Review: Girl Detached

Posted September 1, 2016

I received this book for free from Publisher in exchange for an honest review. This does not affect my opinion of the book or the content of my review.

Review: Girl Detached Girl Detached by Manuela Salvi, Denise Muir (translator)
Published by The Bucket List on 8th September 2016
Genres: YA
Format: ARC
Source: Publisher
Goodreads

Aleksandra has issues with her voice. Stress makes her stutter, and her life is one of stress. She can only speak clearly on stage, freed by the words of the character she plays. Then, when Aleksandra befriends her new neighbour Megan, and through her meets charming, handsome Ruben, it seems she has discovered a doorway into a different world, and a different Alek. But Ruben wants Aleksandra to play a particular role for him, and it is one that will come close to destroying her.

The synopsis for Girl Detached drew me in immediately but if I’m honest it was the fact that this book was banned in Italy made me want to read it all the more.

Alek is a 16 year old girl. Until now she has lived with her Grandmother, but following her Gran’s death she is forced to move in with her Mum and her new family. Alek was close to her Gran. She appreciated everything that her Gran did for her and gave her – even if those flannel shirts were two sizes too big.

Alek loves to act. She works with a local theatre group and finds that when she gets into character the stammer that affects her speech disappears.

Upon moving in with her Mum she makes friends with the girl next door, Megan. Megan is clearly in with the cool crowd and makes it her mission to makeover Alek. Gone are the flannel shirts and in come heels, skirts and make-up. It’s through Megan that Alek meets Reuben, he’s studying law, drives a nice car, comes from a family of lawyers and invites her to the theatre. However, Reuben has a role in mind for Alek, a role that she may not realise until it’s too late.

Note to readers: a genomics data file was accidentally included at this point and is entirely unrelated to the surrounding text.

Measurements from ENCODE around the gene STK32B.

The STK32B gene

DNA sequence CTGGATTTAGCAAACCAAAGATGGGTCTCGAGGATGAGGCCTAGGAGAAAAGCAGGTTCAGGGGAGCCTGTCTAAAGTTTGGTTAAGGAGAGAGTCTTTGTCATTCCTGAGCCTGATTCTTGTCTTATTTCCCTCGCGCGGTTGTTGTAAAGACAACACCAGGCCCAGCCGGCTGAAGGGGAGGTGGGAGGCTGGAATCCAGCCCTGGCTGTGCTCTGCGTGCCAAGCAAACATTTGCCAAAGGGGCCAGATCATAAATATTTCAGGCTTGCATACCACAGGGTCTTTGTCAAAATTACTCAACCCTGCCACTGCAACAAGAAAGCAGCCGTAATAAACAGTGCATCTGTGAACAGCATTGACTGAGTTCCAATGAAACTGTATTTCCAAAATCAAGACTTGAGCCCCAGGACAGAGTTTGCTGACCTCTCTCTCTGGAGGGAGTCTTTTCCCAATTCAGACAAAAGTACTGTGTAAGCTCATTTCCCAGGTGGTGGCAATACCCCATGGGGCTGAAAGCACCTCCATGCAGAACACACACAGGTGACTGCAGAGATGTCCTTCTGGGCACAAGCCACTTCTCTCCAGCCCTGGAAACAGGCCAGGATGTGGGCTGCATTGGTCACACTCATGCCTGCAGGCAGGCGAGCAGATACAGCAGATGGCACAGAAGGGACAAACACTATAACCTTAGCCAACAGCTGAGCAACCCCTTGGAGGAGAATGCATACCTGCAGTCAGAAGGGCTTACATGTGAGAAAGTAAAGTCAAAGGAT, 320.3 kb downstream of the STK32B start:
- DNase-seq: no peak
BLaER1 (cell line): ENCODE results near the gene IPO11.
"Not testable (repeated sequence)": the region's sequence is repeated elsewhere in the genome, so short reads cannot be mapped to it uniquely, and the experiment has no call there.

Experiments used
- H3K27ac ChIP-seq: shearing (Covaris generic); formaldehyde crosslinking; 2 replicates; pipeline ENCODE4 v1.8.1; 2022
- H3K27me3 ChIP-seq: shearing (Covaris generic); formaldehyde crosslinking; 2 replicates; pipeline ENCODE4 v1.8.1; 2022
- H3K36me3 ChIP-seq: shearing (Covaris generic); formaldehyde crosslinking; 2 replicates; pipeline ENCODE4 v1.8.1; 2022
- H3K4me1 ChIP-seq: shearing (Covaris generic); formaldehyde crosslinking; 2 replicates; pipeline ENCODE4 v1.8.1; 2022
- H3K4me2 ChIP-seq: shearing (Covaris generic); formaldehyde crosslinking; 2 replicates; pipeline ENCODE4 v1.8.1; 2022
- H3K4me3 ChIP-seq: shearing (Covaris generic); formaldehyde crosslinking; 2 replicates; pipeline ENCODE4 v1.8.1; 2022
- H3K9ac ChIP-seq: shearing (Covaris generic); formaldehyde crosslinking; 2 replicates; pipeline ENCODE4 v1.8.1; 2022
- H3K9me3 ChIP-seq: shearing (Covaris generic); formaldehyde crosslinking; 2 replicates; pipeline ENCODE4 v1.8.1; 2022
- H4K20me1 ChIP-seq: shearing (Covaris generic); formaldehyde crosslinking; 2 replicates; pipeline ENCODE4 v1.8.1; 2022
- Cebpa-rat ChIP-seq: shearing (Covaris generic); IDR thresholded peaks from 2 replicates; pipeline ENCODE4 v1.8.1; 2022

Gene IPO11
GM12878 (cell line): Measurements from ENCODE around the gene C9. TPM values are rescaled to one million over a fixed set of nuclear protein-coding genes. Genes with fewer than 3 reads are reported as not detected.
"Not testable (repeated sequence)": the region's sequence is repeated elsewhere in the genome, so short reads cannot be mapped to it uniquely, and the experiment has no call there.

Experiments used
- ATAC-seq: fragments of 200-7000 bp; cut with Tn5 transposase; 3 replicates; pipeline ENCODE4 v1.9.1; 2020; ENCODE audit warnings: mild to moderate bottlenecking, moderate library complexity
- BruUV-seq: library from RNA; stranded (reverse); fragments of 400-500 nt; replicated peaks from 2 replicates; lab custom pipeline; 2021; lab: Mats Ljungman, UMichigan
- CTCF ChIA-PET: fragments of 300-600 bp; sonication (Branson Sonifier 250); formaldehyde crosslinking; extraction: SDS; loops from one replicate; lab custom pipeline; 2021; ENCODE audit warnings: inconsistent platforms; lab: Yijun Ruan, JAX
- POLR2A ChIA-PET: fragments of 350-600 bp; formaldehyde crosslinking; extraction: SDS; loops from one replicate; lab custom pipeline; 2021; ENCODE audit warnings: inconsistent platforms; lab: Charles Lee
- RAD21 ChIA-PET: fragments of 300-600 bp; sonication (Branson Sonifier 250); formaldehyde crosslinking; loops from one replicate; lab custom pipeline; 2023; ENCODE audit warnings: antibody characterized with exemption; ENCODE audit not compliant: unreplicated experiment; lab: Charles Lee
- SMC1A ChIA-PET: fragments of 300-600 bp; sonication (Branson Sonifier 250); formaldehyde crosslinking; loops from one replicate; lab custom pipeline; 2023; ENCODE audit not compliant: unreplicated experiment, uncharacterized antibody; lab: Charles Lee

This book had me completely gripped. To tell you the truth, it was an uncomfortable read in many places but it was a story I knew I had to read.

Salvi tackles some huge issues and difficult subject matter in this book. She doesn’t shy away from detail, delving deeper than I had anticipated, and undoubtedly darker.

I genuinely can’t decide how much detail to divulge in this post. I think part of the power of this story was that I didn’t know what to expect going in. However I wouldn’t feel right if I didn’t forewarn you of some of the subject matter addressed in this book. So, if you want know, click that little “spoiler” section below.

View Spoiler »

While this subject matter was evidently deemed unsuitable for young adults in Salvi’s native Italy, I am pleased to see such a brave, unflinching story be published in the UK. After all, the issues discussed are ones faced by young, vulnerable girls in our society. They are issues we see discussed all too frequently in the news. To me, it is right that young adults should be able to read further on the subject, particularly through a character that is relatable to many.

This is a brave, hard-hitting and incredibly important novel. It is not a light, easy read. I’ve no doubt that as well as raising awareness and opening up discussion on the subject, it will provide a lifeline to those who find themselves in situations similar to that of Alek.

To my mind, this is a book to admire, to provoke discussion and to engage adults young and old alike. While it is a book to be approached with a certain amount of caution, it is not a book that should be banned and hidden away. That said, I can see how the content and detail may have caused controversy in Italy. However, I have a great amount of respect for Salvi and her storytelling.

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